Da Pacem, Domine


To me the early Christian attitude toward war is summed up in a first-millennium chant that directly addressed the question of war and peace. Like most of the Gregorian repertoire, it wasn’t necessarily written at any particular time. It was carried forward through time, long before there was printing or even musical notation, purely as a matter of repetition and tradition. That is to say, these songs developed organically, much like folk songs, except that they were used in the liturgical life of the Church.

But we can say with confidence that it was probably sung in the early middle ages, and it was popular enough to be carried forward even unto the modern age. It has a particular poignancy in our time. It addresses the powerlessness and helplessness we all feel during war, particularly wars that we have not caused and do not want to fight but are nonetheless costly to us in terms of money and cultural wreckage. Sometimes we lose family members.

The subtext of the chant implies an awareness that Hell itself is unleashed in times of war, and there is only one way to fight Hell and that is through divine intervention. We must turn to God in our quest for peace, since no one else is powerful enough to stop war. Nor were the Christians under the illusion that governments can bring peace or that governments are truly fighting for us. Not governments, not soldiers, not politicians — only God serves the interest of peace and is powerful enough to put an end to the madness.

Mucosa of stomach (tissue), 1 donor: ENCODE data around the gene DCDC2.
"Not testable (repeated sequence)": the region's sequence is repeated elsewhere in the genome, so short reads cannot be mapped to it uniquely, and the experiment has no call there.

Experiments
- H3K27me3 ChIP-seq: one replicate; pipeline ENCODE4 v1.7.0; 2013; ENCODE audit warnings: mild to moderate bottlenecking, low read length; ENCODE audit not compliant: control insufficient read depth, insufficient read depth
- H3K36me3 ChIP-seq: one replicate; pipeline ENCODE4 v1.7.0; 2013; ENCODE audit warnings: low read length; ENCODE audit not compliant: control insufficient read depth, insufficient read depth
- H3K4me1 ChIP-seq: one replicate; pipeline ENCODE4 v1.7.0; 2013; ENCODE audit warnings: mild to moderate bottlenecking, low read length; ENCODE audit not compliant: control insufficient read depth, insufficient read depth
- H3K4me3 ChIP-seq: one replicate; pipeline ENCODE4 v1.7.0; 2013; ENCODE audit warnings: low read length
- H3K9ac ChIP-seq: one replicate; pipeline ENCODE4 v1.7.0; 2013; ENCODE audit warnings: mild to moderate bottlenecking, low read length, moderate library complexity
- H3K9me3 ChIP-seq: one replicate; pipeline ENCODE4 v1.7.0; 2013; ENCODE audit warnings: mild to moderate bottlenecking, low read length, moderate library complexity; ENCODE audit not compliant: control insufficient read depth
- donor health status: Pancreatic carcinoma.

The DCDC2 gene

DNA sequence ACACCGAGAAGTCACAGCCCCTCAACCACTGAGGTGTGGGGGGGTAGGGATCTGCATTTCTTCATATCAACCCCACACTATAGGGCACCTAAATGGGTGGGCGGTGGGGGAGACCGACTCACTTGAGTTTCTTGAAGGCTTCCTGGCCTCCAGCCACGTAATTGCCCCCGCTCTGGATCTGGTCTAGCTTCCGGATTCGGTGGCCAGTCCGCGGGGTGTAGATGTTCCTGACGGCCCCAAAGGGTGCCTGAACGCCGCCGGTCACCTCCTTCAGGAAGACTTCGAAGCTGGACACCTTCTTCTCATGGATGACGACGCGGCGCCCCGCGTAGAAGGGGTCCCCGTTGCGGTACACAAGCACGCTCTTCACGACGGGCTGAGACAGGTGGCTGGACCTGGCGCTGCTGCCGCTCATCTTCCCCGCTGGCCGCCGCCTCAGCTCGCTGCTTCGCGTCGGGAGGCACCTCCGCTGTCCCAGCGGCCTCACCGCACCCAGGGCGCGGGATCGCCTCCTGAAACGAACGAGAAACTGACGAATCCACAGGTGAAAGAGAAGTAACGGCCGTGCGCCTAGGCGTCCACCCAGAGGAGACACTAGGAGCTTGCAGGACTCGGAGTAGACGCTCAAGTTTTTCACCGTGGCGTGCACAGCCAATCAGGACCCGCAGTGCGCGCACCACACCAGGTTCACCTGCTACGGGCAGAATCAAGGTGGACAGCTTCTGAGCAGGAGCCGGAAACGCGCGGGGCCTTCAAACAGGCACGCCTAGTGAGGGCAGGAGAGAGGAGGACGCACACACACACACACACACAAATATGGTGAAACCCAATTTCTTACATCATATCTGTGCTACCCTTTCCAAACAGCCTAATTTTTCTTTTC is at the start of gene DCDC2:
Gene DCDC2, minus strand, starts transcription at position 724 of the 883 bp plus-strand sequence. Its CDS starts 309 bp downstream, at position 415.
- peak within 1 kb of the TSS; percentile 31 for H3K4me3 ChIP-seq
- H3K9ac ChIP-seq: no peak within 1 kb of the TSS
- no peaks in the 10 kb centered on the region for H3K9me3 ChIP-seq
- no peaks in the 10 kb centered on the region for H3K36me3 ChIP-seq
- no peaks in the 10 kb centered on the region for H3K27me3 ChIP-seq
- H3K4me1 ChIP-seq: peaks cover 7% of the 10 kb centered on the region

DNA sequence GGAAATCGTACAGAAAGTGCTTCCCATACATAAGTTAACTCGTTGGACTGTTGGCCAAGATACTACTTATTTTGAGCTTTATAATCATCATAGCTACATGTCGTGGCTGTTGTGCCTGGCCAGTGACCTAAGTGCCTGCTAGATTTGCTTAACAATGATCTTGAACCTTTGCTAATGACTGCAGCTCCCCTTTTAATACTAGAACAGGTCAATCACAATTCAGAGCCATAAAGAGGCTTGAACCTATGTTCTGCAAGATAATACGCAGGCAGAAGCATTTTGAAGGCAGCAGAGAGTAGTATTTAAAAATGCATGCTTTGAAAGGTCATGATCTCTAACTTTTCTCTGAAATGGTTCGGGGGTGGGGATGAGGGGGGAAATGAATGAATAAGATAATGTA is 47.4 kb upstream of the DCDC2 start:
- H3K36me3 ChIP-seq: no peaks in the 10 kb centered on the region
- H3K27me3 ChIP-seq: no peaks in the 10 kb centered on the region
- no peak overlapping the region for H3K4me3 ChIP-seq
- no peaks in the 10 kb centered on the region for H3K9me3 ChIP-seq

Here are the words:

Da pacem, Domine, in diebus nostris Quia non est alius Qui pugnet pro nobis Nisi tu Deus noster.

The translation:

Give peace, O Lord, in our time Because there is no one else Who will fight for us If not You, our God.

The beautiful thing here is that the melody itself, written in the minor mode II, illustrates the sad sense that events are out of control. So we pray and beg for assistance. (For readers who are musicians, the clamp thing at the beginning of the 4-line staff is “fa” or f, and the scale follows from that, and it is all on the white keys except for the flat on Ti or Bb. The dots mean that you double the length of the note, and the underline mark means to give the note expression.)

Here is the music (and you can follow along with this very shabby version I’ve recorded at this MP3):

Jeffrey Tucker [send him mail] is editorial vice president of Comment on the Mises blog.

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